An FDA advisory panel ruled yesterday that the benefits of Endo Pharmaceutical‘s opioid painkiller, Opana ER, no longer outweigh its risks. The painkiller has been linked to a 2015 HIV outbreak in Indiana after people addicted to opioids shared needles while injecting Opana.
The panel voted 18 to 8 that the drug’s benefits do not outweigh the risks, with some advisers concluded that the drug’s formulation seemed to encourage risky forms of injection drug abuse.
Endo brought the reformulated version of Opana to the market in 2012, saying that it was an “abuse-deterrent” version of the opioid since it was designed to be more difficult to crush. The painkiller also forms a “viscous liquid” when mixed with solvents, making it tougher to inject.
However, experts found that the reformulation had several unintended consequences. Instead of snorting the drug, addicts began injecting it by mixing the painkiller with large volumes of solvent.
“We believe the data are compelling that among those abusing Opana ER, the reformulation caused a shift from the nasal to the injection route,” FDA physician and epidemiologist Jana McAninch reportedly said at the hearing.
The increased volumes of solution may have encouraged addicts to share the same syringe, which would increase the likelihood of transmitting viruses like HIV, the panelists added.
While some of the panelists recommended taking Opana off the market completely, others said the drug’s use should be restricted.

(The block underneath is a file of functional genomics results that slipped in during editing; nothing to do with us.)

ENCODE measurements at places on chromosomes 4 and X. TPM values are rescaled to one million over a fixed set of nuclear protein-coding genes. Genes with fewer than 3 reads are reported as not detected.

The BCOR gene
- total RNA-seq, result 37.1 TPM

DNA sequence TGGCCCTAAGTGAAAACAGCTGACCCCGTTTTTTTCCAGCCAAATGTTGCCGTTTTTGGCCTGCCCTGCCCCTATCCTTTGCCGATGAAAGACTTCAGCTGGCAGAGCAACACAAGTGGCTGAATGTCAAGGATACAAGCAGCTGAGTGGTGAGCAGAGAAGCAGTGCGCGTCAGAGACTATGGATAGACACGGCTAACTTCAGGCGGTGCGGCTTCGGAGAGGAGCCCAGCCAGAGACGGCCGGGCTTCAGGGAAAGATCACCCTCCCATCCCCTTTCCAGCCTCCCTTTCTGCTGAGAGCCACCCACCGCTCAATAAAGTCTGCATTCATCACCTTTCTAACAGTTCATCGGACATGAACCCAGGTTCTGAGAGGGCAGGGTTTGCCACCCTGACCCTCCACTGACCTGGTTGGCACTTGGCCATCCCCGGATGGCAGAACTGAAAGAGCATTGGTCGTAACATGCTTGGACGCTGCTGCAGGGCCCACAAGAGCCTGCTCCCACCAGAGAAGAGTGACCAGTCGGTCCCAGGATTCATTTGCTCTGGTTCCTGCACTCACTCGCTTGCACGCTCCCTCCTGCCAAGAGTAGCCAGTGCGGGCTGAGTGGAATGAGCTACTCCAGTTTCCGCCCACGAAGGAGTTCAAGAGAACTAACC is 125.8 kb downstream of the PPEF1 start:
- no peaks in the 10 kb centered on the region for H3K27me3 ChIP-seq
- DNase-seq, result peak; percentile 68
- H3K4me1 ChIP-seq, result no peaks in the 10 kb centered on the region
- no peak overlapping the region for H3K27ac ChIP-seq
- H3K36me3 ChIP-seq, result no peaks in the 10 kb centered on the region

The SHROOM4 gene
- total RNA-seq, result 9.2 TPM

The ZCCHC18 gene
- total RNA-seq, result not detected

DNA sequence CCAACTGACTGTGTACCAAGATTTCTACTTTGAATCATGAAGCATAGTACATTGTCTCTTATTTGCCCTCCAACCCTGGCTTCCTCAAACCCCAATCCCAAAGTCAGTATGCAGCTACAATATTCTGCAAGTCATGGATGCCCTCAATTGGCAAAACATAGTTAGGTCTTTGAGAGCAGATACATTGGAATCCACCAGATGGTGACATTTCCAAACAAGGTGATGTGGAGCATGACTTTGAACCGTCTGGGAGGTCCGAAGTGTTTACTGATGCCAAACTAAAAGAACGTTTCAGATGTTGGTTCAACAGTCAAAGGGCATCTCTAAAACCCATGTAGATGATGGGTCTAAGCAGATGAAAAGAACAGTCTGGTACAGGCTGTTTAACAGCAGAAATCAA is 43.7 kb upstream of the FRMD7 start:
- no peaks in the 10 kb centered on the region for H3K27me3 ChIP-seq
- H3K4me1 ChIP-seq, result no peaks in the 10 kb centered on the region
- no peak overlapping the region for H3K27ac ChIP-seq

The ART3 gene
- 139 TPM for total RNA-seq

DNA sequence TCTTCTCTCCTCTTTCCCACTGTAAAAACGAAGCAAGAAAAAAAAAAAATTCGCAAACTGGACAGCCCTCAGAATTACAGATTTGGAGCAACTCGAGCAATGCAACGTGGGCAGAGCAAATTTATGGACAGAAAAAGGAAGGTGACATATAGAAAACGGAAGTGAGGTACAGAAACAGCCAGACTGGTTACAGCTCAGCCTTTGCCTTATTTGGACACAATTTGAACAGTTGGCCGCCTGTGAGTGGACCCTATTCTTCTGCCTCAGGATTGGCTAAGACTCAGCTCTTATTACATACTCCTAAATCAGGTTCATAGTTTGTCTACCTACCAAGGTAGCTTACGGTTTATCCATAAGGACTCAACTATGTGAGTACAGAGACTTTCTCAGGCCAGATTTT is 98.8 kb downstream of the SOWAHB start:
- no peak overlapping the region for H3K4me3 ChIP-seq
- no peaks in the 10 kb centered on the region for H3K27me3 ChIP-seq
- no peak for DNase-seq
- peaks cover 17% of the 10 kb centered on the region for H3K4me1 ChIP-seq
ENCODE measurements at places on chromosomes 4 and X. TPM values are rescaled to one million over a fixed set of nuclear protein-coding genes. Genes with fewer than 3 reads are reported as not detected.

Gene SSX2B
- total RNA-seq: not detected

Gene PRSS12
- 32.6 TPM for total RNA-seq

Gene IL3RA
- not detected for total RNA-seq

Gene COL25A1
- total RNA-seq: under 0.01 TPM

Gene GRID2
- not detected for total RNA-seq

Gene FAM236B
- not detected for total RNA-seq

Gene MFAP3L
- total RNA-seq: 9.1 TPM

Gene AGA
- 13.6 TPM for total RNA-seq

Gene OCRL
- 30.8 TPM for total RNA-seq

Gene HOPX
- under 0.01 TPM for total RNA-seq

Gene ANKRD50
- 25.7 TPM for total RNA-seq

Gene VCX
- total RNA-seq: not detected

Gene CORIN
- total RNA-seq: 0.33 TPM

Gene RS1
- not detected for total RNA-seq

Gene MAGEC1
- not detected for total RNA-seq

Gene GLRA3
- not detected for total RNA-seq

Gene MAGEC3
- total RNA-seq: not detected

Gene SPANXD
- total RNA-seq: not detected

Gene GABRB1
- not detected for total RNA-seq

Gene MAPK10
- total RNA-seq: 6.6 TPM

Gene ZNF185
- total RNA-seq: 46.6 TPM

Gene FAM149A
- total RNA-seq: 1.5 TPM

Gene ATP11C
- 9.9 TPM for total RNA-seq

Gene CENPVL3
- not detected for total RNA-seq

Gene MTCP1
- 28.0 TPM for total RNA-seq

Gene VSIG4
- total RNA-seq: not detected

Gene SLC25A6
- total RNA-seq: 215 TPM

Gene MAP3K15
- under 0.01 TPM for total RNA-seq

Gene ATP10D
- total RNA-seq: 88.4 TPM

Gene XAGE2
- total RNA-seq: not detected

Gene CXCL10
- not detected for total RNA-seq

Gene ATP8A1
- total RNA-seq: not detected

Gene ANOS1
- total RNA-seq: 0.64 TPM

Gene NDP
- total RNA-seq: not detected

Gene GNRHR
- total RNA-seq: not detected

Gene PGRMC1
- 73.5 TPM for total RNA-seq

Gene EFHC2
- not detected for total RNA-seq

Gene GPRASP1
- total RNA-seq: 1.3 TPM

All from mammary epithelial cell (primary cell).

The FDA will now have to decide whether to follow the advisory committee’s recommendation and level regulatory action against the drug.
“Endo remains confident that the body of evidence established through clinical research demonstrates that Opana ER has a favorable risk-benefit profile when used as intended in appropriate patients,” Endo’s senior VP of R&D Dr. Matthew Davis said in prepared remarks. “Our top priorities include patient safety and ensuring that patients with chronic pain have access to safe and effective therapeutic options. We plan to work collaboratively with the FDA as the Agency completes its evaluation of Opana ER, while advocating to preserve the important benefits of the medicine for patients.”
The panel’s conclusion comes at a time where opioid abuse is rampant in the U.S. – 91 Americans die every day from an opioid overdose, according to the Centers for Disease Control & Prevention.